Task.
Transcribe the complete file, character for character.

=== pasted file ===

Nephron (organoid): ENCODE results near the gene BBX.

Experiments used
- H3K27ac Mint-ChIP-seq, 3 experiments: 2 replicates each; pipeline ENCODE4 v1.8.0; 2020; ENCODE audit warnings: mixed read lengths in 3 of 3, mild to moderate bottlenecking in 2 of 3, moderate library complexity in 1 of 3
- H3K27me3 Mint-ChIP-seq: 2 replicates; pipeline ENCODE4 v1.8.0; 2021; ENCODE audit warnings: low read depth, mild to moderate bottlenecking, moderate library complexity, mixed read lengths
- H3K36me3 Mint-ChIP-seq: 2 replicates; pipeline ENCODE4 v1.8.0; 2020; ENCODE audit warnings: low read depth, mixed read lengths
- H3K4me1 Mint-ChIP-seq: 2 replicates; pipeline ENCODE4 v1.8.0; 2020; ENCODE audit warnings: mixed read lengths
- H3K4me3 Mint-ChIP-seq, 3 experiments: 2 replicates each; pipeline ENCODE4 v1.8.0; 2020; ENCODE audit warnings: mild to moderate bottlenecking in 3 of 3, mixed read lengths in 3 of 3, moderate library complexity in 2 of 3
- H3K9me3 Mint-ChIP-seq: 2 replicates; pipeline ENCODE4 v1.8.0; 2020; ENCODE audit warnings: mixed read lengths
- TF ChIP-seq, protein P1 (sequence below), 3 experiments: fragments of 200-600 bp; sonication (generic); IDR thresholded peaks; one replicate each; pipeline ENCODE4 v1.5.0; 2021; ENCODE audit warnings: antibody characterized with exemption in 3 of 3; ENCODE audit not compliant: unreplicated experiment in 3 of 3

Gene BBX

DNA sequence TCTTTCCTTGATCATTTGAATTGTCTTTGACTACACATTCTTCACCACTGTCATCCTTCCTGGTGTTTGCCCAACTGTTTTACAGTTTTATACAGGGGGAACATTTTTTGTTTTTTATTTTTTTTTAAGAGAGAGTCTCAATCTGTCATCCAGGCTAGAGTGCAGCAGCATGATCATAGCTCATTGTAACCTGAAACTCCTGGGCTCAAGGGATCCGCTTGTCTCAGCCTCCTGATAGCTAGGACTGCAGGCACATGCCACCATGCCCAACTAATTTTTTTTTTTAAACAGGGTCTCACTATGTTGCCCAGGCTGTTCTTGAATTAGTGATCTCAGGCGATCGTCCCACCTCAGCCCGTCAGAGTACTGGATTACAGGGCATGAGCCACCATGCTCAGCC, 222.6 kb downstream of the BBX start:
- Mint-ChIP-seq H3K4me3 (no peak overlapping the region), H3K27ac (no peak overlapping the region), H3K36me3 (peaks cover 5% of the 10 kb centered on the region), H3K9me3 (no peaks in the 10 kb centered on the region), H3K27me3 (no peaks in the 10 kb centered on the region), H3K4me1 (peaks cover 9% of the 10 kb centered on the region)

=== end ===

Nephron (organoid): ENCODE results near the gene BBX.

Experiments used
- H3K27ac Mint-ChIP-seq, 3 experiments: 2 replicates each; pipeline ENCODE4 v1.8.0; 2020; ENCODE audit warnings: mixed read lengths in 3 of 3, mild to moderate bottlenecking in 2 of 3, moderate library complexity in 1 of 3
- H3K27me3 Mint-ChIP-seq: 2 replicates; pipeline ENCODE4 v1.8.0; 2021; ENCODE audit warnings: low read depth, mild to moderate bottlenecking, moderate library complexity, mixed read lengths
- H3K36me3 Mint-ChIP-seq: 2 replicates; pipeline ENCODE4 v1.8.0; 2020; ENCODE audit warnings: low read depth, mixed read lengths
- H3K4me1 Mint-ChIP-seq: 2 replicates; pipeline ENCODE4 v1.8.0; 2020; ENCODE audit warnings: mixed read lengths
- H3K4me3 Mint-ChIP-seq, 3 experiments: 2 replicates each; pipeline ENCODE4 v1.8.0; 2020; ENCODE audit warnings: mild to moderate bottlenecking in 3 of 3, mixed read lengths in 3 of 3, moderate library complexity in 2 of 3
- H3K9me3 Mint-ChIP-seq: 2 replicates; pipeline ENCODE4 v1.8.0; 2020; ENCODE audit warnings: mixed read lengths
- TF ChIP-seq, protein P1 (sequence below), 3 experiments: fragments of 200-600 bp; sonication (generic); IDR thresholded peaks; one replicate each; pipeline ENCODE4 v1.5.0; 2021; ENCODE audit warnings: antibody characterized with exemption in 3 of 3; ENCODE audit not compliant: unreplicated experiment in 3 of 3

Gene BBX

DNA sequence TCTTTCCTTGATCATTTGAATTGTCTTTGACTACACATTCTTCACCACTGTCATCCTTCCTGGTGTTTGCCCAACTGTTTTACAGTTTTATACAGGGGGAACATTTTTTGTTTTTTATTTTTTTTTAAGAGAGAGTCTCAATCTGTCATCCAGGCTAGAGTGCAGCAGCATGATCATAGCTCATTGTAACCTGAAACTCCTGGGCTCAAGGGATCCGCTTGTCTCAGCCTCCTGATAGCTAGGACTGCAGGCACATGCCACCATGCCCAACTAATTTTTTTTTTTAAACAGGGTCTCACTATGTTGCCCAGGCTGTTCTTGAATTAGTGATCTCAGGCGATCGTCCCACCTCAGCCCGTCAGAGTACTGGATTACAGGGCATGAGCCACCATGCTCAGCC, 222.6 kb downstream of the BBX start:
- Mint-ChIP-seq H3K4me3 (no peak overlapping the region), H3K27ac (no peak overlapping the region), H3K36me3 (peaks cover 5% of the 10 kb centered on the region), H3K9me3 (no peaks in the 10 kb centered on the region), H3K27me3 (no peaks in the 10 kb centered on the region), H3K4me1 (peaks cover 9% of the 10 kb centered on the region)